Decreasing bundle size by adding Package Conditional Entry Points in NPM Packages

package entrypoints


Among the evolution or large codebases, concerns about performance are always raised. That might be by different techniques: dynamic async imports, defining Critical Resource, Critical Path Length and Critical Bytes, lazy loading images via libraries or by using the browser-level image lazy-loading support and so on and so forth.

Even though these are quite good ideas, having application performance boost as final results, it's usually done on the application side. If you're using design system and javascript libraries you should also care about their bundle sizes.

Some of these points were covered on "Solving a problem is more than just adding a new dependency" post. The intention of this post is specifically to show you how to integrate entry points in your NPM Packages.

The problem with large Javascript bundle size

Even with the advent of HTTP2, prefetch, preload and parallelization, content minified, uglified and compressed, the bundle issue still persists. The bright side of it is that's a common solution and there are several ways to solve that.

For some applications this is more than enough, covering several scenarios that might affect the performance of your app. However, these approaches are focused on the file after-bundle procress, not covering usage before-bundle.

For scenarios like libraries, frameworks or design systems, having several components being shared across multiples pages and components of your project is a huge problem. Even having tree-shaking suport for your bundler, the algorithm is not covering all the cases.

For example, if you have a design system on the namespace @myapp/ and you have a button which imports some icons, you'll ending up having @myapp/buttons and @myapp/icons in your dependencies. Also, if your build distribution is sharing only CommonJS, you might have all the buttons and icons. And it's even worse, because CommonJS not tree-shakable! 😱

To ilustrate this scenario, let's imagine you have 2 components in your @myapp/buttons package. From now on you'll have Button and ButtonWithIcon and there are several components inside @myapp/icons - it can be more than 30 components, for example.

    buttons/index.js <-- final button with all components, even if you're using only 1 of them
    icons/index.js <-- final bundle with all icons, even the ones you're not using

Even knowing I'm using a single button and a single icon, how can I solve the problem of have all these unused components on the final bundle of my project?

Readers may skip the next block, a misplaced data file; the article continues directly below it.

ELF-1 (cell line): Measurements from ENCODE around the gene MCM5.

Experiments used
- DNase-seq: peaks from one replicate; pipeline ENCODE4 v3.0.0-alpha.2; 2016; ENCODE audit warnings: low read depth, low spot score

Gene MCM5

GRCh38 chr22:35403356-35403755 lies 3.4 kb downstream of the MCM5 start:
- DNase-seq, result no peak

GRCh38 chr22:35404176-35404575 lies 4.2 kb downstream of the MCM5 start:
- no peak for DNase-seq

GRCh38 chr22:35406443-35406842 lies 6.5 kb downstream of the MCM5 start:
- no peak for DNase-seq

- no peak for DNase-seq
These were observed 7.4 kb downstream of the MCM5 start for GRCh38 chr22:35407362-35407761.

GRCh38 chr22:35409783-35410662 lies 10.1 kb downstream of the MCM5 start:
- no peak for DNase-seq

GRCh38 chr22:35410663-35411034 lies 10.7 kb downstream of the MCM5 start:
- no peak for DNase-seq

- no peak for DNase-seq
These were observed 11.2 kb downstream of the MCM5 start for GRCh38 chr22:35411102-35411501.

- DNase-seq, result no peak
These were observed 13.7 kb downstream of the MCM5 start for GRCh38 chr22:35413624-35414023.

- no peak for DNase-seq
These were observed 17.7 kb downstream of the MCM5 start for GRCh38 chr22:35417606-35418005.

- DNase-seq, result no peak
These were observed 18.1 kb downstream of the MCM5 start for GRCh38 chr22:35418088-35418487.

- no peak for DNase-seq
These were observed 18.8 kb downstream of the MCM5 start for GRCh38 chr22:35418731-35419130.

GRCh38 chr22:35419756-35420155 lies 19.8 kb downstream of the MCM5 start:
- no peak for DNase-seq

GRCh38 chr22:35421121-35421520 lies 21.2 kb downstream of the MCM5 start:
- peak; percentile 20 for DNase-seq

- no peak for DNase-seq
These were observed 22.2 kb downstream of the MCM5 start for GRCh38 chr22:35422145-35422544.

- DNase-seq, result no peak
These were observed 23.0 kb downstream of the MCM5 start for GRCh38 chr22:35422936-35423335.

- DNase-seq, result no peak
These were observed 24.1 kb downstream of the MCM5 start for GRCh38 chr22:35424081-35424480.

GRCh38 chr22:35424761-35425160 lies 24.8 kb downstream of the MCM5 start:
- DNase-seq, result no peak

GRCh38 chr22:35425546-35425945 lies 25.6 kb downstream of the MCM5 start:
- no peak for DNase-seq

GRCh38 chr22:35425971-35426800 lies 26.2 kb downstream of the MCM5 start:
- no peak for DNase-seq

Distributing ESM and CommonJS in your bundles to have tree-shaking support

First of all, you should make sure that all your components are having at least CommonJS and ESM in your bundle distribution. So that you can expose the different bundles in your package.json. ESM will be exposed on modules and commonjs will be exposed on main fields, respectively.

In a 100% ESM module world, identifying side effects is an easy job. However, we aren't there just yet, so in the mean time it's necessary to provide hints to webpack's compiler on the "pureness" of your code.

If you want to know more about side-effects, why they're required and the impact in your app, please read the Webpack's tree-shaking docs page

With all these changes in place, the first version of your package.json will be like that.

  "sideEffects": false,
  "name": "@myapp/buttons",
  "main": "../dist/cjs/index.js",
  "module": "../dist/esm/index.js",
  "cjs": "../dist/cjs/index.js",

Now it's time to have all the benefits of tree-shaking and reduce the bundle size of your app.

Code-Splitting and taking advantage of tree-shaking by reduce bundle size

Your @myapp/buttons package will have the build distribution organized that way.

    cjs/index.js <-- final button with all components, even if you're using only 1 of them
      ButtonWithIcon.js   <-- `ButtonWithIcon` component
      Button.js           <-- `Button` component
      index.js            <-- main file exporting both components

Your bundler will try to use ESM before CommonJS in order to avoid bundle increase. So it knows if your package has any ESM bundle by checking module field in your package.json.

You can notice that if you import the package using import Button from '@myapp/buttons/esm/Button.js that will work.

It is always a good to keep in mind that every choice has pros, but also have cons
It is always a good to keep in mind that every choice has pros, but also have cons

However, this is not ideal since you're coupling your app with the internal code structure of your dependency. This will raise massive issues with common tasks, such as update a package dependecy.

Now that your application knows too much about the dependency directories, that might also implies breaking changes in case of dependency structure changes as well. In summary, it means that if for some reason the build distribution was changed and now it's in @myapp/buttons/dist/esm/Button.js you have a broken app!